GREEN building is the practice of increasing the efficiency with which buildings use energy, water, and materials while reducing their impacts on people’s health and the environment. These could be achieved by better location, design, construction, operation, and maintenance.
With the construction frenzy going on in Singapore, building owners and architects must look into making their buildings greener. Some have invested in sensors that switch off lights if the rooms are unoccupied. Others have installed energy-efficient air conditioners. Since we are endowed with so much sunlight, it makes sense to tap on solar energy for power and water heating.
For building materials and interior decorations, we can choose quickly renewable plant materials like bamboo, and wood from forests certified to be sustainably managed. For the walls, we can use recycled stone. The bulk of materials used should be recyclable and non-toxic. Try to buy materials that are from the region rather than from faraway regions. This helps to minimise the energy used in their transportation. So instead of getting white or blue-ray Carrara marble, we could get Langkawi marble.
Computer-assisted design software is helping architects to design greener buildings. A paper on the Autodesk Web site explains that with Revit software “when you initially register for Green Building Studio Web service, you download a small Green Building Studio client. Then each time you run an analysis, you simply make sure the rooms have a room number (the unique space ID used in the analysis programs) and the model has a defined project type and address (for building codes, local climate information, etc). On the file menu, you click Export, select the file type and save the export file to your hard drive. Then launch Green Building Studio from your Internet browser and submit your saved file for energy analysis.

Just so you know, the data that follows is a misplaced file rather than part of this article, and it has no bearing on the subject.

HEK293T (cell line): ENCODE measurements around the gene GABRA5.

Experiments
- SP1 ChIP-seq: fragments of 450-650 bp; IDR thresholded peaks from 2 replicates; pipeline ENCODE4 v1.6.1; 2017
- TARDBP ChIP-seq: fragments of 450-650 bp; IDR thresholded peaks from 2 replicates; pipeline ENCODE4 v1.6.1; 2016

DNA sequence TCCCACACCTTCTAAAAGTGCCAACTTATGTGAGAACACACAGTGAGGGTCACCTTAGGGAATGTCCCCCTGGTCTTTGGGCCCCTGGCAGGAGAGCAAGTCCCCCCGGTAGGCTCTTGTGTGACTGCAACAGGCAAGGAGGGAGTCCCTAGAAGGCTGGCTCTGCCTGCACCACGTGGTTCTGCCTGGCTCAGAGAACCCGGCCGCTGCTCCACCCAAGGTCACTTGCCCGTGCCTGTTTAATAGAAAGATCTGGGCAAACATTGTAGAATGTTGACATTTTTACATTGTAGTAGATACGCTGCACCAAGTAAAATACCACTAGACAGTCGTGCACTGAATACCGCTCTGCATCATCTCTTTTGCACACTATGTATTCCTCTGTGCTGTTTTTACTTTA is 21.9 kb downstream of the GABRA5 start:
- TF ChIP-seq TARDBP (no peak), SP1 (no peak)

“Within minutes you can view the results, which provide energy statistics for your project and recommendations to improve your design based on local standards for building type, climate, etc. You can then modify your building design and repeat the process to see what impact a design change has on the energy efficiency of the building”.
We can help to slow down the warming of the environment by making our buildings more environmentally friendly. We can adjust the room temperature to a comfortable level rather than at 23 degrees and then wearing warm clothing. We can switch off lights that are unnecessary and depend more on natural lighting. These small gestures when multiplied by four million people can go a long way to save the environment.—Roland CT Tan, Editor.